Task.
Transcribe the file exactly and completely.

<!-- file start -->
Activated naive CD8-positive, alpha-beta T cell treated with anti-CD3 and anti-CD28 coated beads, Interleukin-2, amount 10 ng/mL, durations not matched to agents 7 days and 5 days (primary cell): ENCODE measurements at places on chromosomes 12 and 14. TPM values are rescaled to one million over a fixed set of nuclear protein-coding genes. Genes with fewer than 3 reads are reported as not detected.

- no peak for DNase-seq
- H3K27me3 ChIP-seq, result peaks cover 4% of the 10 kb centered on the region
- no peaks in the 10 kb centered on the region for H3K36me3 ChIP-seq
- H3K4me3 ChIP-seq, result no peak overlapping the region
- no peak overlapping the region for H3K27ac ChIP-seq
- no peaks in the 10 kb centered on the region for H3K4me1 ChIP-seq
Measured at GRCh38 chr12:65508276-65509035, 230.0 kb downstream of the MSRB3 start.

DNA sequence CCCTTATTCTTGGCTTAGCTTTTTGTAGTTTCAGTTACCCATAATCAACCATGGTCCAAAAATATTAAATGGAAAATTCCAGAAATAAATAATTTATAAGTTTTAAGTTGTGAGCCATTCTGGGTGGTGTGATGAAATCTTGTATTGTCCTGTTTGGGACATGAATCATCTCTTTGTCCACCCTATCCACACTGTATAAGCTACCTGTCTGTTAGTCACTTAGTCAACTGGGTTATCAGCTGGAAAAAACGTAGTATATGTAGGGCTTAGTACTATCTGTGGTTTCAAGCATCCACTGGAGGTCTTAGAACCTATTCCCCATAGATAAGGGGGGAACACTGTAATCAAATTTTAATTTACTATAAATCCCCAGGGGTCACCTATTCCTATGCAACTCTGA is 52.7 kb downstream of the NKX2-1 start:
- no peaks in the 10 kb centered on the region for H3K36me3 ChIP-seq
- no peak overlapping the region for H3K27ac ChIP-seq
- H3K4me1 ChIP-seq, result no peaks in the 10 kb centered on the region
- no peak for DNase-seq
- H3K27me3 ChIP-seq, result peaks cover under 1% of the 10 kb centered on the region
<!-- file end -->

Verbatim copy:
Activated naive CD8-positive, alpha-beta T cell treated with anti-CD3 and anti-CD28 coated beads, Interleukin-2, amount 10 ng/mL, durations not matched to agents 7 days and 5 days (primary cell): ENCODE measurements at places on chromosomes 12 and 14. TPM values are rescaled to one million over a fixed set of nuclear protein-coding genes. Genes with fewer than 3 reads are reported as not detected.

- no peak for DNase-seq
- H3K27me3 ChIP-seq, result peaks cover 4% of the 10 kb centered on the region
- no peaks in the 10 kb centered on the region for H3K36me3 ChIP-seq
- H3K4me3 ChIP-seq, result no peak overlapping the region
- no peak overlapping the region for H3K27ac ChIP-seq
- no peaks in the 10 kb centered on the region for H3K4me1 ChIP-seq
Measured at GRCh38 chr12:65508276-65509035, 230.0 kb downstream of the MSRB3 start.

DNA sequence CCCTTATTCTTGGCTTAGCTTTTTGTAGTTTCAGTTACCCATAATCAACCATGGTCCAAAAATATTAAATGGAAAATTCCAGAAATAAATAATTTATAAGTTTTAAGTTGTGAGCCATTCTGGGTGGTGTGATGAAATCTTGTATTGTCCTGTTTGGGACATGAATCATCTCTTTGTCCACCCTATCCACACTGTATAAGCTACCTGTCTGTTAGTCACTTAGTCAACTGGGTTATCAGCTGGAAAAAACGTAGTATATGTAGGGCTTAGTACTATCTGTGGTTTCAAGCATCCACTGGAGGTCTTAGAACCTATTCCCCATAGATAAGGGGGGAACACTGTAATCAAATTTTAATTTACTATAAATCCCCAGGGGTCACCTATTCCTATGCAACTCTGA is 52.7 kb downstream of the NKX2-1 start:
- no peaks in the 10 kb centered on the region for H3K36me3 ChIP-seq
- no peak overlapping the region for H3K27ac ChIP-seq
- H3K4me1 ChIP-seq, result no peaks in the 10 kb centered on the region
- no peak for DNase-seq
- H3K27me3 ChIP-seq, result peaks cover under 1% of the 10 kb centered on the region